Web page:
Citrus County is expected to declare a local emergency after the state health department reported its first coronavirus case in Citrus, officials said Sunday.
The Florida Department of Health said a 60-year-old Citrus woman tested positive for the virus.
“This individual is isolated and will continue to remain isolated until cleared by public health officials,” the DOH news release said.
The state provided no new information, even as residents responding on social media clamored for details, particularly the woman’s whereabouts prior to testing positive for the virus.
State health officials were investigating to determine where the woman may have been infected, said sheriff’s Capt. David DeCarlo, director of Citrus County Emergency Management.
Other coronavirus-related developments include:
-- The emergency management policy group, which includes representatives from the county, cities, school district, fire and sheriff’s office, meets Monday morning. DeCarlo said the county will issue a local state of emergency, which could result in the county cancelling public events or gatherings.
-- Citrus County Fair officials will have a conference call Monday evening with the Florida Department of Agriculture to determine whether to close the county fair, which is scheduled to start March 23, fair manager Hal Porter said.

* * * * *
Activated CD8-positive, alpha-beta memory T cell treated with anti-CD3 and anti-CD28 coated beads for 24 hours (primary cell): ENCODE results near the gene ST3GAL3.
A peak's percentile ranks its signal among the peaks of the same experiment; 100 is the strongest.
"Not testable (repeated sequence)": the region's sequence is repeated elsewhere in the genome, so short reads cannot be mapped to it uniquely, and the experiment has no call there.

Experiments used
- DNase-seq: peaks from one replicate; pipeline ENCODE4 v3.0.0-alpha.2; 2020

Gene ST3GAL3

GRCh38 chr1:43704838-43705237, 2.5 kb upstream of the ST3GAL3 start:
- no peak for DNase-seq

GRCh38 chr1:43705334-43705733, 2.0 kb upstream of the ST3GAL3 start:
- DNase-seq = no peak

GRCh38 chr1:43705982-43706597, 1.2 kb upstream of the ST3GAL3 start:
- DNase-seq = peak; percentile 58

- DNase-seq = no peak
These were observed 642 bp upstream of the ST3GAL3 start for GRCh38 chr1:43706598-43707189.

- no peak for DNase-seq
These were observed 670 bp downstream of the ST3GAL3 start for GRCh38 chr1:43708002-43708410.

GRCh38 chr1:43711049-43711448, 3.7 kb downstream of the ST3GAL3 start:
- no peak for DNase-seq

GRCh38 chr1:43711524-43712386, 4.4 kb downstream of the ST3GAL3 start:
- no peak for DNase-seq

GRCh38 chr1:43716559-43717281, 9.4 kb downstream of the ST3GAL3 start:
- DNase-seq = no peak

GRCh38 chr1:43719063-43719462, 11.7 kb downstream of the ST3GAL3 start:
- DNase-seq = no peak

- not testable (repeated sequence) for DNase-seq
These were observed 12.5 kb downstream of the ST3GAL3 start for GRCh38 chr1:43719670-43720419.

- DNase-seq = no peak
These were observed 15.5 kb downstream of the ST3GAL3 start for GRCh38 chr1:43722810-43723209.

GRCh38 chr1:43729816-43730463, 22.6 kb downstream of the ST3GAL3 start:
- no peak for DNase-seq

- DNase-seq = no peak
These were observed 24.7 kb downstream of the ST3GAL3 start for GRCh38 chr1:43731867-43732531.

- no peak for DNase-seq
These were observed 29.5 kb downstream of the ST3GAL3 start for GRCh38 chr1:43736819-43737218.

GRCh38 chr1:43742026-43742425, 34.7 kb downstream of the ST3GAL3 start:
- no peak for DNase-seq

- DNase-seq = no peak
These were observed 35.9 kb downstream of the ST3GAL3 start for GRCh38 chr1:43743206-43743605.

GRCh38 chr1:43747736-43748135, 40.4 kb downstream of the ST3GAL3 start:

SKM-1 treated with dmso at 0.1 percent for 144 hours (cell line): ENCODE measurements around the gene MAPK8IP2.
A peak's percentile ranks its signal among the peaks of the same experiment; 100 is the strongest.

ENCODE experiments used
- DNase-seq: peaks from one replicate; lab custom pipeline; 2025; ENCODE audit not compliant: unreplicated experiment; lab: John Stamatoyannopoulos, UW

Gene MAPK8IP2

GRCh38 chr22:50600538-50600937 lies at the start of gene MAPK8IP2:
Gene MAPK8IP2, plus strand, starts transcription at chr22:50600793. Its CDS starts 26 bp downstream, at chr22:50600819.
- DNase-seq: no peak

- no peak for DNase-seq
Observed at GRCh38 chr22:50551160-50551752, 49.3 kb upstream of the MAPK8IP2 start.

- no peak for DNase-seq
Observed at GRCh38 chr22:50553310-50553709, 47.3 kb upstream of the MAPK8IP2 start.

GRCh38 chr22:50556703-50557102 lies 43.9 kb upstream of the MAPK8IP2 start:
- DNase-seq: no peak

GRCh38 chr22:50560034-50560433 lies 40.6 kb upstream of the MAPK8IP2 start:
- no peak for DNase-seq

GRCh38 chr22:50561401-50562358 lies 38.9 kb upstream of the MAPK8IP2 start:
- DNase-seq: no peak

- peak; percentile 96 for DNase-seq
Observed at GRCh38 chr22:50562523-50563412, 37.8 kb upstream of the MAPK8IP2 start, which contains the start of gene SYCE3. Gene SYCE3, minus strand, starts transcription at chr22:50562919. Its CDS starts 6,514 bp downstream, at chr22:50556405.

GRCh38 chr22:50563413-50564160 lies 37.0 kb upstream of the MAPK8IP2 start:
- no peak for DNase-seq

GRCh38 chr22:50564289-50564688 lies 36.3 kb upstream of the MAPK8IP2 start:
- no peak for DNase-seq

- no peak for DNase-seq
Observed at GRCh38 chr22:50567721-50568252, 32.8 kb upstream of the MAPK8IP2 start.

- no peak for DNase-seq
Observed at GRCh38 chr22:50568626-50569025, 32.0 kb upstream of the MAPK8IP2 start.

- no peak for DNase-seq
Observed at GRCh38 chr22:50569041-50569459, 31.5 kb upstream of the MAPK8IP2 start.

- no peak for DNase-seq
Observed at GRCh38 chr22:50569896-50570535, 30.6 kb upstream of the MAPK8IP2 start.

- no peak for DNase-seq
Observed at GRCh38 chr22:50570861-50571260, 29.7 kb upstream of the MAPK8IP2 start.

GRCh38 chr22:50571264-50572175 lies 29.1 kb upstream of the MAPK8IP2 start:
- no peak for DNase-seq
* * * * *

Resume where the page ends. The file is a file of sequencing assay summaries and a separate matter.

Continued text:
-- All Florida schools are closed this week and next, though parents should be prepared for the closure to continue beyond that. School board member Thomas Kennedy said administrators are preparing plans to provide off-campus instruction to students after this two-week closure ends.
“We need to be looking beyond two weeks,” Kennedy said.
The Department of Health added 39 Florida cases, including the Citrus woman, in an email release it sent out at 1:30 a.m. Sunday. As of Sunday afternoon, 106 Florida residents tested positive for the virus, according to the DOH.
Citrus County Commission Chairman Brian Coleman said he believes more will be done to discourage public gatherings, including the potential of keeping the public from attending county commission meetings.
“I’ve been thinking about that,” he said Sunday. “At some point of time, it’s going to get to that point. That’s a very good possibility.”
DeCarlo said he doesn’t expect the county to completely bar public gatherings.
“There has to be some common sense,” he said. “Depends on what the gathering is. Depends on who’s attending.”
He added; ‘We’ve never gone through this. We’re making prudent decisions based on the information we have.”
“We’re all looking for direction,” he said. “Right now all of us have more questions than answers.”